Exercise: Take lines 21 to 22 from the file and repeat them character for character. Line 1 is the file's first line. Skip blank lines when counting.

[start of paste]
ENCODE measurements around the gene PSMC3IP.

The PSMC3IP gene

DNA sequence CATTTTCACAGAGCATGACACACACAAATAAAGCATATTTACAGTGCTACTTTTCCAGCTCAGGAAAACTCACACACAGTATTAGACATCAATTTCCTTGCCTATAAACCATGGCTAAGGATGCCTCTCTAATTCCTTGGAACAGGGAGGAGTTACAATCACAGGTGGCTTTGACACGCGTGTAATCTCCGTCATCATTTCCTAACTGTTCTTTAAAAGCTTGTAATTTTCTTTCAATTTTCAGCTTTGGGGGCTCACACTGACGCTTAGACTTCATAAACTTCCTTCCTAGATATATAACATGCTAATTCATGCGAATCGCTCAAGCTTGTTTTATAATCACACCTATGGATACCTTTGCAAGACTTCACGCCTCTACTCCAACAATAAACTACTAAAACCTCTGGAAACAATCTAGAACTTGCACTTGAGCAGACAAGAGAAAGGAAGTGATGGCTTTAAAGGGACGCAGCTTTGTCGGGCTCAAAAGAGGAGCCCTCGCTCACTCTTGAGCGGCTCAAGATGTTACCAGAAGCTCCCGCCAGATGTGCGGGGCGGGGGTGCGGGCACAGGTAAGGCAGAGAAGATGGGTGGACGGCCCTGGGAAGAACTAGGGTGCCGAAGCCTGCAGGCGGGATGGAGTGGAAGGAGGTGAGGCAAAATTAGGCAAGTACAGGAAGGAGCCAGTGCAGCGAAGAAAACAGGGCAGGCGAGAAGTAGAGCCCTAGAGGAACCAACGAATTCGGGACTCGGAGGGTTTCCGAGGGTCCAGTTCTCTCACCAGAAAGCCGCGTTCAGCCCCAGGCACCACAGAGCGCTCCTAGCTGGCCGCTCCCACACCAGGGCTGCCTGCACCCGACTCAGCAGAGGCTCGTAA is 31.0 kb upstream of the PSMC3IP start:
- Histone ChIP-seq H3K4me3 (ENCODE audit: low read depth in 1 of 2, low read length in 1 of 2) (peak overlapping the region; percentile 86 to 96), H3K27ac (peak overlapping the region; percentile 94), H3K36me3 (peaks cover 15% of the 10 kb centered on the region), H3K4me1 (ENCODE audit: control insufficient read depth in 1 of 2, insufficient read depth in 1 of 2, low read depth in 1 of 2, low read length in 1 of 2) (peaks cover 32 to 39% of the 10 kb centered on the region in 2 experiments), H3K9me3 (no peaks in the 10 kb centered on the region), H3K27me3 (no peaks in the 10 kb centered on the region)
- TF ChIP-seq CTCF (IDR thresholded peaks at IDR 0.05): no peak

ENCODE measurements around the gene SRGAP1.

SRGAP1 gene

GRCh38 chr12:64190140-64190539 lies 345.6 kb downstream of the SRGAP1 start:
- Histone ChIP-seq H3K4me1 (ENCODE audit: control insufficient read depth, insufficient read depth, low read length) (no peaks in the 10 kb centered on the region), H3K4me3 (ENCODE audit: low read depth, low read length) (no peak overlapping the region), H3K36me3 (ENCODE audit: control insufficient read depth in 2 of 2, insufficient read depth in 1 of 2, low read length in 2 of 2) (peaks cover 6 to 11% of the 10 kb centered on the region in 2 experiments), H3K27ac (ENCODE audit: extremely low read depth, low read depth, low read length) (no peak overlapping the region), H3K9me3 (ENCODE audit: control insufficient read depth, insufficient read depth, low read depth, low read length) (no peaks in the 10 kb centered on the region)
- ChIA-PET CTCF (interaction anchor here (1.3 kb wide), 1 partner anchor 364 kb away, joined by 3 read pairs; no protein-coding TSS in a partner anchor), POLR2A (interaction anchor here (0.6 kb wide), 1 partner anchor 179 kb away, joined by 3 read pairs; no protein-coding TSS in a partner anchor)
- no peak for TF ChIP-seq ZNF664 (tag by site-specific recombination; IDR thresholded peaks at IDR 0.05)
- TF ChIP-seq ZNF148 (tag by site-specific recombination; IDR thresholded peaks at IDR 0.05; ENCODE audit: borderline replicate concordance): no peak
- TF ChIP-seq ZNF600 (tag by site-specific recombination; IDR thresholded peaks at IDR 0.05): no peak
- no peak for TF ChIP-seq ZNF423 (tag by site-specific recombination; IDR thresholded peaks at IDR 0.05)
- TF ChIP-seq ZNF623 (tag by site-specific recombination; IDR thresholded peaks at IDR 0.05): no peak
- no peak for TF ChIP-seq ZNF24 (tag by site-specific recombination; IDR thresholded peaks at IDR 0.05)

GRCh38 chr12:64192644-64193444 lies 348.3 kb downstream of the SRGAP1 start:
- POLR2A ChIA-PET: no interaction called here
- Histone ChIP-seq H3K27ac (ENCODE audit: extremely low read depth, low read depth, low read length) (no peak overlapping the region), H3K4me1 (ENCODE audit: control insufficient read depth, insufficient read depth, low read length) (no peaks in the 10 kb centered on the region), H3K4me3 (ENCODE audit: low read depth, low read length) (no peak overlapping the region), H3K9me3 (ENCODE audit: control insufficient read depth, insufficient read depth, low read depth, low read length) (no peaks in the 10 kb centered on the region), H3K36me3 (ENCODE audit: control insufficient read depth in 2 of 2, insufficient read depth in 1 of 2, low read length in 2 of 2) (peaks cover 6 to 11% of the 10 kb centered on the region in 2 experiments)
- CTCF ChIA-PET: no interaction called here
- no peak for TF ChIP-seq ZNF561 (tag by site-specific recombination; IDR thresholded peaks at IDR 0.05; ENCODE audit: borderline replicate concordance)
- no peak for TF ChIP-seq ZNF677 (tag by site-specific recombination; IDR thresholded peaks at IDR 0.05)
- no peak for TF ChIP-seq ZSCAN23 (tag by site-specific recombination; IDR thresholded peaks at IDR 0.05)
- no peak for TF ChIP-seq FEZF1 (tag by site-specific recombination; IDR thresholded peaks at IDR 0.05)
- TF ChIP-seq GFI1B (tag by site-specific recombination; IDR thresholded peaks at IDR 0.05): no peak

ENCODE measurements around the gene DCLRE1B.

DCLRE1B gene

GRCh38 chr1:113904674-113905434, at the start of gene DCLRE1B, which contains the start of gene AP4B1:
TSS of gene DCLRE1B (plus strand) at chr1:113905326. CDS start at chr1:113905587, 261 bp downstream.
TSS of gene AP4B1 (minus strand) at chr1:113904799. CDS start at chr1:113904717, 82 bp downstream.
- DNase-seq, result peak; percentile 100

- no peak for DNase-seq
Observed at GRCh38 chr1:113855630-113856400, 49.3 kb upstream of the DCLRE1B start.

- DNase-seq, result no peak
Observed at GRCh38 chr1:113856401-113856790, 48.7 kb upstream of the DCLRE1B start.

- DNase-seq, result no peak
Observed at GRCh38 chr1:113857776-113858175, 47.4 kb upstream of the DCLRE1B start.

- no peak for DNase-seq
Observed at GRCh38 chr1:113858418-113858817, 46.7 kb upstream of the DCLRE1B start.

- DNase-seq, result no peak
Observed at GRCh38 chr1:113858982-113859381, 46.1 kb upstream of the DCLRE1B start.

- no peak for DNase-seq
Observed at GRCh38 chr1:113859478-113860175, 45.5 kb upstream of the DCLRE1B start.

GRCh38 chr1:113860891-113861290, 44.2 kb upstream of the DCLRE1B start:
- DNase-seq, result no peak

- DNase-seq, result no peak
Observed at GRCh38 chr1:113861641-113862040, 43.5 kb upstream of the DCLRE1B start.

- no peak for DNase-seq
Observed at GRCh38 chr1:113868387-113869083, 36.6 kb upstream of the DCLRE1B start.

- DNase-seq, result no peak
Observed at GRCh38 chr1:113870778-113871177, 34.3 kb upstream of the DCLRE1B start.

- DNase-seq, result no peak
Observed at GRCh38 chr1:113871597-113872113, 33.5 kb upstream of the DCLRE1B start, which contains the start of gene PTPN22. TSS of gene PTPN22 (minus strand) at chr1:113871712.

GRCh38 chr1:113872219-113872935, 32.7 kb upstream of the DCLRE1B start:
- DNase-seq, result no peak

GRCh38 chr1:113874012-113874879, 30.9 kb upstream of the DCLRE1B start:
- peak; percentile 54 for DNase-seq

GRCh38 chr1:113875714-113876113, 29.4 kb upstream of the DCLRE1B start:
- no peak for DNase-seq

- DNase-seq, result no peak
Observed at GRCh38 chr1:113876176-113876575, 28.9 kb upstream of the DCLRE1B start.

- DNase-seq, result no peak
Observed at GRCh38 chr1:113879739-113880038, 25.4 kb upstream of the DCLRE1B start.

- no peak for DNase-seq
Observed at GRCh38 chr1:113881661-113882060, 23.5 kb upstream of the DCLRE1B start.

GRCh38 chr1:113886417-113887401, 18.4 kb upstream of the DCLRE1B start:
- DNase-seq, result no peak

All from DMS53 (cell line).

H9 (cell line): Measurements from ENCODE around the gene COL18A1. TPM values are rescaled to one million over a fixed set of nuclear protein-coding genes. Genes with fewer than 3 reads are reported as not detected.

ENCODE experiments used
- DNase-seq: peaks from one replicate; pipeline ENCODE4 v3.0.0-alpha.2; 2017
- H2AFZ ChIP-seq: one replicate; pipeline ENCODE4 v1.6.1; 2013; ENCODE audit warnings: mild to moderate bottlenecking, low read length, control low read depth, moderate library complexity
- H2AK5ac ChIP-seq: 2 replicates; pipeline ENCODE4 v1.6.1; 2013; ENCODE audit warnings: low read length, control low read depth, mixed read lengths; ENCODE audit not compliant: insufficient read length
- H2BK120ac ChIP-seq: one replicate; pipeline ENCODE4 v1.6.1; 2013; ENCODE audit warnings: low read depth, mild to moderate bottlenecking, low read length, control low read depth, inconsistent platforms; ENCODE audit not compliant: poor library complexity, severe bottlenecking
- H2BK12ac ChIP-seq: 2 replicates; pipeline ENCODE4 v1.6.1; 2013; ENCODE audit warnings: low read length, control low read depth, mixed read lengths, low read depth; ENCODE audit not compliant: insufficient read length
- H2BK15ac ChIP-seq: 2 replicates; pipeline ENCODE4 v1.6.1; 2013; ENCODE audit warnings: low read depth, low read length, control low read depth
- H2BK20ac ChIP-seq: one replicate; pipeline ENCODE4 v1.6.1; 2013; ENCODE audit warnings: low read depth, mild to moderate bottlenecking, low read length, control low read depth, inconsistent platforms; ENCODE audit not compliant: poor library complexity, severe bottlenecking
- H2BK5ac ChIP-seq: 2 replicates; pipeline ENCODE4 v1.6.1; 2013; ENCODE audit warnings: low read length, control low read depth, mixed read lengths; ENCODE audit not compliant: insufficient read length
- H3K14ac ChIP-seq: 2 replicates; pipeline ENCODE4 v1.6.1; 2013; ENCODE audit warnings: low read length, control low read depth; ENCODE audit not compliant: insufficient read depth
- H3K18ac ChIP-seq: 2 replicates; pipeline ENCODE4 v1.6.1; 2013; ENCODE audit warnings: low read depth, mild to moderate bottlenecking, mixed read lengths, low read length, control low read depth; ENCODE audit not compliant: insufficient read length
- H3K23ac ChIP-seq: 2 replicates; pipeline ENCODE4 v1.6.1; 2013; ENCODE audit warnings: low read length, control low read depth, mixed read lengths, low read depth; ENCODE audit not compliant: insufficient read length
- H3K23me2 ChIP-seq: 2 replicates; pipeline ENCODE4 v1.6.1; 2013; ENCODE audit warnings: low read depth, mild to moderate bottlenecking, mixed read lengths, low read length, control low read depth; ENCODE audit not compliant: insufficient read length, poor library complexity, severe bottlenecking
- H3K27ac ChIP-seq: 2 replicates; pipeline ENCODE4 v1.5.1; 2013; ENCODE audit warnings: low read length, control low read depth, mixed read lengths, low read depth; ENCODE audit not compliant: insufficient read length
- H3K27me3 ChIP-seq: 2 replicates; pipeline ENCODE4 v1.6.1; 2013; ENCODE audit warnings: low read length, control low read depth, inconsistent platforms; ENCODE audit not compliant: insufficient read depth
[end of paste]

- no peak for TF ChIP-seq ZNF561 (tag by site-specific recombination; IDR thresholded peaks at IDR 0.05; ENCODE audit: borderline replicate concordance)
- no peak for TF ChIP-seq ZNF677 (tag by site-specific recombination; IDR thresholded peaks at IDR 0.05)